Viral Psychology 101: Exploring the Social Underpinnings to Unlock Word-of-Mouth Secrets


Whenever people ask us to evaluate their existing viral programs, I’m always surprised to see how many smart marketers forget include the essential viral marketing call-to-action in their execution. They neglect to invite people to share their content, offer, or online experience. It sounds obvious, but there are good psychological underpinnings as to why prompting people to share actually works.

We make heavy use of social psychology at PopularMedia, so we thought we’d compile a greatly oversimplified list of techniques you might consider using to boost performance on your next viral campaign. We’ll focus more on web-based viral programs in this piece, but many of these techniques can enhance your offline word-of-mouth campaigns.


Cognitive Load Management
Don’t ask people to do multiple things at once. If you ask for a referral when someone’s in the middle of placing an order, you risk losing the referral and the order. Ask your customers or prospects to share something with their friends in a timely, relevant way. Do it when people are ready to think about telling their friends about you. We’ve found that the most opportune way to engage users in a referral initiative is by prompting for referrals after they have successfully completed a task, before they switch to a new one.

Auto-ma-what? Every day, you perform tasks without really thinking about them — this capacity is known as “automaticity” and it gives us the ability to multitask. It also means that the more familiar a new task feels, the easier it is for us to perform it, and the more likely we are to complete it.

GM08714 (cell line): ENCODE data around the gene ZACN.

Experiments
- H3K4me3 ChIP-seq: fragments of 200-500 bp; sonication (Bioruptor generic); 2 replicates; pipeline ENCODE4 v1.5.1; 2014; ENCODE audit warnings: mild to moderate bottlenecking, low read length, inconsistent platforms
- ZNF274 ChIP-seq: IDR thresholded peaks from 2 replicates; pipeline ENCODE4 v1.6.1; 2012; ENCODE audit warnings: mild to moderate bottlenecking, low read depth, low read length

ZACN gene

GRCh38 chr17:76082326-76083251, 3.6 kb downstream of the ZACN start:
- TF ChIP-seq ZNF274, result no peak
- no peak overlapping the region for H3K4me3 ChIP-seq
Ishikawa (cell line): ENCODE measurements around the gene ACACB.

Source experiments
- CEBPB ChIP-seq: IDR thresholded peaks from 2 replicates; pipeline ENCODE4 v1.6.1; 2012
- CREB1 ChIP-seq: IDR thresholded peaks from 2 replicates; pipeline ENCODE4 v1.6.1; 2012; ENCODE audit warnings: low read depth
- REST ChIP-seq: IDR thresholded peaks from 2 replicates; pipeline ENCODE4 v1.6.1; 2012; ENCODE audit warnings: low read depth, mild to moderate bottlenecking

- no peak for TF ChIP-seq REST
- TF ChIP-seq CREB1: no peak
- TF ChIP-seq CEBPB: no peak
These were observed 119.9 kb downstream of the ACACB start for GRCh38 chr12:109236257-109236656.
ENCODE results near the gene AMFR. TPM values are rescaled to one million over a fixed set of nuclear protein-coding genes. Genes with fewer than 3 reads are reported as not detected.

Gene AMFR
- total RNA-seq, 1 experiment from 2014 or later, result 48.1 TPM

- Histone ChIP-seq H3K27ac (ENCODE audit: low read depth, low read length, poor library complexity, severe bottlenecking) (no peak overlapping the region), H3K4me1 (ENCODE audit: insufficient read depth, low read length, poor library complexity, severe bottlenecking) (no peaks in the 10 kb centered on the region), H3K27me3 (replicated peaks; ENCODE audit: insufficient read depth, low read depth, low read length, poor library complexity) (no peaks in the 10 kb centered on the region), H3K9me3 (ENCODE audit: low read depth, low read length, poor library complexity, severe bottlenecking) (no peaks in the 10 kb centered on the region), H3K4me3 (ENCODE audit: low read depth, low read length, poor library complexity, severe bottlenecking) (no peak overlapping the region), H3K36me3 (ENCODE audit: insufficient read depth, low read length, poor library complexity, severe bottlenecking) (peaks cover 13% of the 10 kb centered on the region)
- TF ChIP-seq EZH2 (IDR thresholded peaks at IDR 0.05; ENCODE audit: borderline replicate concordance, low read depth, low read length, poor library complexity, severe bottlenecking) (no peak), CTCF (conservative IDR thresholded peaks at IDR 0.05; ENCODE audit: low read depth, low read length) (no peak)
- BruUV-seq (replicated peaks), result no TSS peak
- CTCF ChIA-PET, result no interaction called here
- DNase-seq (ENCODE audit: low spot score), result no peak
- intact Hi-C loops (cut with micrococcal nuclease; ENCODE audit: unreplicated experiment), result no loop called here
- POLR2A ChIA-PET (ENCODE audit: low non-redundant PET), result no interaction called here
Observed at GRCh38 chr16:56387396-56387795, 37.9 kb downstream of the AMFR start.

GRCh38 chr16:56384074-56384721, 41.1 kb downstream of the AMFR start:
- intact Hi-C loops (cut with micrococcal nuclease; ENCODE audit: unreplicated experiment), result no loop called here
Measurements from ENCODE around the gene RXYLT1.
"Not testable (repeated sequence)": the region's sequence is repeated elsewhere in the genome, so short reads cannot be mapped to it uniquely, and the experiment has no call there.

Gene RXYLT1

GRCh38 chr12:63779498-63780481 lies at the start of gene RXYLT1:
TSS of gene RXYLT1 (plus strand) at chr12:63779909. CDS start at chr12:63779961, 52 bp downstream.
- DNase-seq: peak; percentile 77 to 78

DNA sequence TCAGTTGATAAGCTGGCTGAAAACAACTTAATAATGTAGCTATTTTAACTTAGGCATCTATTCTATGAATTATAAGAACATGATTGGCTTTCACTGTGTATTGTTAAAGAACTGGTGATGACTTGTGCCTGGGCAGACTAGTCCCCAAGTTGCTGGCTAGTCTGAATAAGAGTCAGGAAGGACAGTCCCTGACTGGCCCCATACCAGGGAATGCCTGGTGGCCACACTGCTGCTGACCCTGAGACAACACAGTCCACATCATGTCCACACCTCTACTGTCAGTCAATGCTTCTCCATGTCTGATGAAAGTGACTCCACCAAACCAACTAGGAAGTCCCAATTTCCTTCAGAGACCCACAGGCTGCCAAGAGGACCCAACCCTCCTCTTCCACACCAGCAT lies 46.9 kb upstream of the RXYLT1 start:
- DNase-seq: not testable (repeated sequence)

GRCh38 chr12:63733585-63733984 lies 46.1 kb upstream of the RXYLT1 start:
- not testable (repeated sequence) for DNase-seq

In all process-driven user experiences, engineers and designers should strive to maximize automaticity. Don’t make people wonder what’s coming next: just give them enough context to clue them into where the process is going and where they are, and they’ll follow your lead. If people have to make choices, make them as simple as possible. When you invite your users to share your product, service or offer with friends, doing so should be the easiest and most automatic thing to do.

You catch more bees with honey, as the saying goes (why you would want to catch bees is an unrelated but fascinating topic). Delight your customers and they’ll be more willing to do you a favor. Like it or not, gifts create a social obligation to do something nice back, so consider working this technique into a viral program. Give your customers something special they can share with their friends — and their friends can share with their friends — and you’ll create plenty of good will. Give your customers the ability to create an unexpected “thinking of you” moment, a link to amusing content, or an invitation to a special insider’s network.

We’re not as rational as we like to think. In most cases we act first, then come up with a plausible reason for our behavior. If we run into conflict between what we believe and how we act, we’ll generally modify our beliefs to create an exception that maintains this rational self-image.

A great time to ask for referrals, then, is immediately post-transaction. If I like your product enough to spend money on it, I’ll reason that I must like it enough to tell my friends about it. If I’m unwilling to show it to my friends, then I’ll start feeling like I’ve just wasted my money — and I don’t want to feel that way. Telling my friends about my great purchase reassures me that it was a good decision.


  1. Thank you Jim for this excellent primer — a true 101 on WOM. Only at do I find the inner workings of the cutting edge strategies and tactics in new media. Kudos and best wishes for a Happy Holiday!

  2. “flys” –> you catch more “flys” with honey…

    Why do so many create viral campaigns that aren’t participant based? My opinion: many marketing firms are build on people who are good at producing content. They forget that it’s the fun part of their job that they need to start ‘crowdsourcing’.


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